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Riots, a missing plane, and a coup are wrecking Southeast Asia’s tourism sector

Reuters/Athit Perawongmetha
Tourists swim near Kut Island, Thailand.
By Heather Timmons
Published Last updated This article is more than 2 years old.

The past few years have been booming for tourism in southeast Asia. Newly affluent tourists from China, India and the rest of Asia, the growth of low-cost airlines and Middle Eastern carriers in the region, and improving infrastructure and tourism facilities have brought record-breaking numbers of tourists to Thailand, doubled the number of international visitors to Vietnam and in total pumped nearly $300 billion into the region in 2013.

But now an unforeseen combination of political upheaval in Thailand, a transportation tragedy in Malaysia and Vietnam’s violent protests against mainland Chinese that make up the bulk of the region’s visitors are dampening the region’s tourism boom.

International visitors to Southeast Asia increased nearly 20% between 2008 and 2014, according to the Pacific Asia Travel Association:

Thailand has been one of the biggest beneficiaries. Last year, Bangkok became the world’s top destination for international travelers, according to Mastercard, edging out London for the first time. Three of the top ten city destinations for international tourists were in Southeast Asia:

In Thailand, months of political unrest was capped today with the military declaring martial law, creating more uncertainly for the tourism industry. “The Thai tourism industry should remain strong—if there’s no violence,” Nomura analyst Wassachon Udomsilpa told Quartz. The political incidents that had the biggest impact on tourism in recent years were violent clashes between protestors and police in Bangkok in 2008 and 2010, he said.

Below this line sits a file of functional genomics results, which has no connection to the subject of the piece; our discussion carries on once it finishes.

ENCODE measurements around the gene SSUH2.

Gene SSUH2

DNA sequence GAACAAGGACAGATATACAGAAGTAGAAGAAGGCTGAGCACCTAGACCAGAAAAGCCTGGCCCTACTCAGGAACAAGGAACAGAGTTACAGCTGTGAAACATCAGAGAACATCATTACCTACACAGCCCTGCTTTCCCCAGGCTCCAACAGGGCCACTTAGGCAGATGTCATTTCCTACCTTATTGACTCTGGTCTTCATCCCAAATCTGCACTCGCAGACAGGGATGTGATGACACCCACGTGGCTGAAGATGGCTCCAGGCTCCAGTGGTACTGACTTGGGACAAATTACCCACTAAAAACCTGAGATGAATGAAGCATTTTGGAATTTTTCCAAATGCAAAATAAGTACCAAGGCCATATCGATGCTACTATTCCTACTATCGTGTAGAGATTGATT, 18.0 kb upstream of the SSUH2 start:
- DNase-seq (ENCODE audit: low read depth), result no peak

Any drop in tourism could severely impact rosy projections for international hotel chains, airlines, and regional GDP.

Earlier this year, analysts predicted the spillover effects from Thailand’s political unrest would help nearby tourism destinations, particularly Malaysia. But the Malaysia Airline passenger jet that disappeared in March, and the messy aftermath of the search for the plane, has deterred Chinese tourists. The still-unresolved kidnapping of a Chinese tourist in a Malaysian dive resort weeks after the plane went missing hasn’t helped matters—Malaysia had lost 105 million ringgit ($32 million) because of trip cancellations by the end of April.

And last week’s riots in Vietnam, where Chinese tourists were the leading international visitors to the country last year, have already sparked a wave of cancellations.

The combined impact on the region’s economy could be massive. The influx of tourists, heavily from China, has helped grow tourism and trade to 12.3% of South East Asia’s GDP in 2013, or $294 billi0n, the World Travel & Tourism Council estimates:

What’s even more important, though, is the tourism industry’s contribution to total employment, a key factor in political stability in the region. Travel and tourism created more than 28.6 million jobs in 2013, directly and indirectly, the World Travel & Tourism Council estimates. Based on bullish projections of more than 5% growth a year total spending from tourism, that number is expected to rise to 37.8 million by 2024:

It is hard to predict right now whether the combination of riots and coups, tragic accidents, and kidnappings will have a long-term impact. Analysts, including those at Nomura, say they remain confident about tourism in the region.

But the outlook still seems less optimistic than just a few months ago, when investor Marc Faber predicted in Barron’s that “Tourism in Asia will grow, unless there is a war.” Right now, while there’s no war, the region’s tourism hotspots are facing nearly everything else.


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